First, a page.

- Jean Toomer and the History of Passing
In 2011, Rudolph Byrd and Henry Louis Gates, Jr., issued a new Norton Critical edition of Jean Toomer's 1923 novel, Cane, a work widely seen as one of the finest expressions of black culture in the twentieth century. Both men have written on Toomer, on race, and on literature. Byrd, recently deceased, was the author of the finely wrought Jean Toomer's Years With Gurdjieff (1990). Gates is a famous scholar of African American studies. In op-eds for the Chronicle of Higher Education, in the pages of the New York Times, and on the radio stream of NPR, the editors, drumming up attention, accused Toomer of "passing" for white, a provocation rooted, they felt, in the evidence, but also sure to guarantee book sales and critical attention. "He was running away from a cultural identity that he had inherited," Gates said to Felicia Lee in one of these paratextual interviews; "He never, ever wrote anything remotely approaching the originality and genius of Cane. I believe it's because he spent so much time running away from his identity." Gates then added, "I feel sorry for him." 1
This damning conclusion that Toomer engaged in racial subterfuge is somewhat off-putting because it runs counter to just about everything written about Toomer since the 1980s. It also pushes back against the foundational assumptions of the "bi-racial" and "mixed-race" movements—both of which prioritize self-identification and self-fashioning outside of official categories— and challenges recent histories of race and passing. Still, because of the unique editorial authority of this pair, the new edition of Cane will surely become a consumer triumph.
"Jean Toomer may have been a bit of a cad and a man who had a fondness for the company of white women," wrote Sharon Toomer, the author's great granddaughter, in response to an interview with Gates in the New York Times, "but to say . . . that he decidedly passed for white is an explosive accusation that demands nothing short of evidence—not interpretation." She continued: "In countless documents, Toomer said he wanted to be identified as an American. That is different from deciding to pass for white."2 But how is it different? And what is that evidence? And what, finally, is that interpretation? [End Page 113] Answering these questions brings us to the far edge of African American studies, African American history, and African American literature; indeed, it carries us across a threshold where, as Kenneth Warren recently suggested, the future of these robust and important fields is decidedly uncertain. Answering them also clarifies the purpose of this new edition of Cane, which appears designed to rewrite the past and redirect the future.3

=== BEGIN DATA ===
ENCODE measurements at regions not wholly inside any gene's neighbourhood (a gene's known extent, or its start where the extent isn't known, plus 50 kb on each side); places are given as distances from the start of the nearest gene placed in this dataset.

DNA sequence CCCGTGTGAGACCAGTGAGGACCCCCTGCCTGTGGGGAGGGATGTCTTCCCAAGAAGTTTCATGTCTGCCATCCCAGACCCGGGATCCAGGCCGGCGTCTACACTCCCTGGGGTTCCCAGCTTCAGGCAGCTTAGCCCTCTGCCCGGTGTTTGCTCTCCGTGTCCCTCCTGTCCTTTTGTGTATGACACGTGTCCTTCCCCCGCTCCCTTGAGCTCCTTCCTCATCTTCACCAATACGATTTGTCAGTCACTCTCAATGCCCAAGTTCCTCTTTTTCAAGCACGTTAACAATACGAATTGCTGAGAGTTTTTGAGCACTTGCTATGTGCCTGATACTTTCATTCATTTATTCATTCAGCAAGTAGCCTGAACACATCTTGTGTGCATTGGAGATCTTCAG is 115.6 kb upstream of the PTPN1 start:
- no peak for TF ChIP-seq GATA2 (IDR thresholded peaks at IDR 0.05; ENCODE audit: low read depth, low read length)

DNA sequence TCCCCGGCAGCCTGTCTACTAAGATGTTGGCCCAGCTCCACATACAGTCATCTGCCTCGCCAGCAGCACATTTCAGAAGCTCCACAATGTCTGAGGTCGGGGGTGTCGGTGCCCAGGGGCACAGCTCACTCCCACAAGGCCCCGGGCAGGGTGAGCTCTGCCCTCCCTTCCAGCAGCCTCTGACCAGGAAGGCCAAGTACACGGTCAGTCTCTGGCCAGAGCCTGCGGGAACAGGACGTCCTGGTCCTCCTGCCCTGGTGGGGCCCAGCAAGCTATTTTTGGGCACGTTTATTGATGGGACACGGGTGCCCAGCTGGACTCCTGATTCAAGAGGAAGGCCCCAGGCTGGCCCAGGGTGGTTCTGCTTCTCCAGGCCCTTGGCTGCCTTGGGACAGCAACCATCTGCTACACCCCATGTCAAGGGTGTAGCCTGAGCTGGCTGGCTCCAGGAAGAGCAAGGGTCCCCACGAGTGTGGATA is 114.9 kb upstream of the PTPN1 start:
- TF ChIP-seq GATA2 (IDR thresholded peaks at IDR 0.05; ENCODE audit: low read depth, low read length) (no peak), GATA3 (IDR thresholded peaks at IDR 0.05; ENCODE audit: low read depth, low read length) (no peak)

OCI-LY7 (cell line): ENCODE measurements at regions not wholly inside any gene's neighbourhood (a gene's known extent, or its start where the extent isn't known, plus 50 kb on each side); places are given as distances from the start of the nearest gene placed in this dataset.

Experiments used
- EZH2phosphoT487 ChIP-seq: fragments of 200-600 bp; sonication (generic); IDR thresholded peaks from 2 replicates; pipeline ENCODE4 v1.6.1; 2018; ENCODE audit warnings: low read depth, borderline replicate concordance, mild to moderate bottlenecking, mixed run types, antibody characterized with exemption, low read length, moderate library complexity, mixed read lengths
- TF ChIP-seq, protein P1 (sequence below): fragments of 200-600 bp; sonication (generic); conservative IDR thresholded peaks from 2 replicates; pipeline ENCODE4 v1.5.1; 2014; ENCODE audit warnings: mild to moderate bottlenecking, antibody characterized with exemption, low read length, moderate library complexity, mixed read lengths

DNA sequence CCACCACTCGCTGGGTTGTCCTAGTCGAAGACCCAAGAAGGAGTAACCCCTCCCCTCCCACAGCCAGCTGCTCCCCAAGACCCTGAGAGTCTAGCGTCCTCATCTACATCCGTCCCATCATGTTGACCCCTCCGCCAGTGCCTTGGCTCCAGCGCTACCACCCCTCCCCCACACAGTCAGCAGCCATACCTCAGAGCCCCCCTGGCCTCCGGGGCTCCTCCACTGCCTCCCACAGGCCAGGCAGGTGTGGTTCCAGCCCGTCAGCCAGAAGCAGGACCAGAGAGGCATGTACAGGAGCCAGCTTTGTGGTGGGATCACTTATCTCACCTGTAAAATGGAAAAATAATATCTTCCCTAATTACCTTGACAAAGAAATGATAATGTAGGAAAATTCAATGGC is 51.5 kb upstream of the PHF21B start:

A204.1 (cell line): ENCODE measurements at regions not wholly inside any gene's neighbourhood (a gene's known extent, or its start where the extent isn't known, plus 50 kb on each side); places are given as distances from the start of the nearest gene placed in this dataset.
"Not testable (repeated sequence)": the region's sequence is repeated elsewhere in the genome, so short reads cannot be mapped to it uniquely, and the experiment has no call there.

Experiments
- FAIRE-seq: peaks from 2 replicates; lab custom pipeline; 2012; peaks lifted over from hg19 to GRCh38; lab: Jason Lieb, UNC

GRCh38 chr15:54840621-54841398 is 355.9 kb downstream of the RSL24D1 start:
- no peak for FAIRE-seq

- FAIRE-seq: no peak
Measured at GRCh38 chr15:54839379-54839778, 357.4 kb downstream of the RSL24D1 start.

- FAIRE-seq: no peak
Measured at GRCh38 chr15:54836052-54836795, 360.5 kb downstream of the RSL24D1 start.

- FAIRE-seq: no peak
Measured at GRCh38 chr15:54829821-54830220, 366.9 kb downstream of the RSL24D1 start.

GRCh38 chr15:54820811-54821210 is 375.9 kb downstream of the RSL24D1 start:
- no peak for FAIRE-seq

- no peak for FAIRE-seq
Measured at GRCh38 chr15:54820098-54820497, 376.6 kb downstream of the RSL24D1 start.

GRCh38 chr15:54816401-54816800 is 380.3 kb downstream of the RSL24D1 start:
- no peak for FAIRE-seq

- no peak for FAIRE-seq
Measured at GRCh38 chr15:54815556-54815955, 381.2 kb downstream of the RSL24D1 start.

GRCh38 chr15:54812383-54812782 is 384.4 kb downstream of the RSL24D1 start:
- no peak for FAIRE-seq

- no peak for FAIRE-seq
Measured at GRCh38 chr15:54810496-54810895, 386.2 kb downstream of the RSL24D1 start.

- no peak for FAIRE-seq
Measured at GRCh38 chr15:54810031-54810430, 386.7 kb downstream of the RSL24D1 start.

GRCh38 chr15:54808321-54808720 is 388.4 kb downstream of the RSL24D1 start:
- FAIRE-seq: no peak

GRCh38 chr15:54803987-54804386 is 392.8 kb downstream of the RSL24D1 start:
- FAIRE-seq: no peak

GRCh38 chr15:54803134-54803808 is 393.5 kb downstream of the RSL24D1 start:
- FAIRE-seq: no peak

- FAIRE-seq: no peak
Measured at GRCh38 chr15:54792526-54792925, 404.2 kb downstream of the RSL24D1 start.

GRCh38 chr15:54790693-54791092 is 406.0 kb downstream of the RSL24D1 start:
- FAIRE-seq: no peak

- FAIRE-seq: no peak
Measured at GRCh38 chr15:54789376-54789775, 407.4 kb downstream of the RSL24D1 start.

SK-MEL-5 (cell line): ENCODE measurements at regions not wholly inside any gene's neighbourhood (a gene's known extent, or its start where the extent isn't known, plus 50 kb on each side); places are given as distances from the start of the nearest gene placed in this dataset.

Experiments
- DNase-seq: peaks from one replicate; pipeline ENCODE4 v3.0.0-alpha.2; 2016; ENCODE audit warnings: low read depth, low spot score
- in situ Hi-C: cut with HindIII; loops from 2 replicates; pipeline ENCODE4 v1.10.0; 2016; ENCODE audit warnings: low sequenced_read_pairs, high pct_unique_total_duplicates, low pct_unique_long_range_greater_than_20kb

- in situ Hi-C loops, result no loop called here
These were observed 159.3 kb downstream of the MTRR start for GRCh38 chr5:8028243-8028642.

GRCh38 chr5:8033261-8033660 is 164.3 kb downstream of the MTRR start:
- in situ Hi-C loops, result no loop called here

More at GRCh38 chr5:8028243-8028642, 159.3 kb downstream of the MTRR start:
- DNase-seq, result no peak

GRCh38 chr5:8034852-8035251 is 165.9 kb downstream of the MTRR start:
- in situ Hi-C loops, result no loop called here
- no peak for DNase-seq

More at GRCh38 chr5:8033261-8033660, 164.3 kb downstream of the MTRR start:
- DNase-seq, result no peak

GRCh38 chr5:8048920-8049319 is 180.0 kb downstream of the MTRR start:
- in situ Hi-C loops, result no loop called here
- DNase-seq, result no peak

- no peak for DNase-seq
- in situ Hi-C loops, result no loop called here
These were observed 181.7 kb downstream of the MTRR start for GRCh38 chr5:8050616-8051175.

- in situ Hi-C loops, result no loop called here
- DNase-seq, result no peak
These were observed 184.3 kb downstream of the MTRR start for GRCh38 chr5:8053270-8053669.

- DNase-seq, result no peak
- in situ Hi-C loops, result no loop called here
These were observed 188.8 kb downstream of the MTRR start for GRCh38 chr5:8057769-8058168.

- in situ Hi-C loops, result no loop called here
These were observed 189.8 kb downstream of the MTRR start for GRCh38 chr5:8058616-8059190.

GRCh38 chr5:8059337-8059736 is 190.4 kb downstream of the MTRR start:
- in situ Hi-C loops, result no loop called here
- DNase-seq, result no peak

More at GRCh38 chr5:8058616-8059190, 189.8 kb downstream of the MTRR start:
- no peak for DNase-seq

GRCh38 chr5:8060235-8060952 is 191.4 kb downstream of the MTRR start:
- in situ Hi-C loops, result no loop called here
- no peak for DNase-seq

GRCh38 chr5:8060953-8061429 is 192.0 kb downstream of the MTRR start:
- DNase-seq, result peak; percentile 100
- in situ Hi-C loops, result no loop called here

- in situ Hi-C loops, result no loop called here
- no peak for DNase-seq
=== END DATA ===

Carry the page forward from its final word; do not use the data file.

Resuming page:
Every American historian should be familiar with Cane because the work captures so many themes and plot points of the post-WWI era. Uniquely structured even in an era of formal experimentation, Cane was a revolutionary text when first published, and it remains an object of extraordinary debate today. The loosely organized, scattershot novella gathers up familiar plot points of post-emancipation African American history and rearranges them into discrete vignettes, capturing a race increasingly adrift in an age of traumatic transformations: from rural to urban, from the violent medieval to the depersonalized modern, from locally grounded to wandering and migratory. Each little piece was saturated with symbolic or metaphorical detail. And the book, slender and enigmatically titled, looked different, too, with cryptic arcs and half-circles appearing in no discernable sequence, marking major thematic breaks. Readers of Cane knew they held in their hands something special and exciting, even if they weren't entirely certain what to make of it.
Toomer believed firmly and consistently that he was neither white nor black, but both and much more. The tall, lanky descendent of P. B. S. Pinch-back—the Reconstruction-era governor of Louisiana (a whimsical man who occasionally enjoyed playing at white)—Jean Toomer was, in the years prior to the...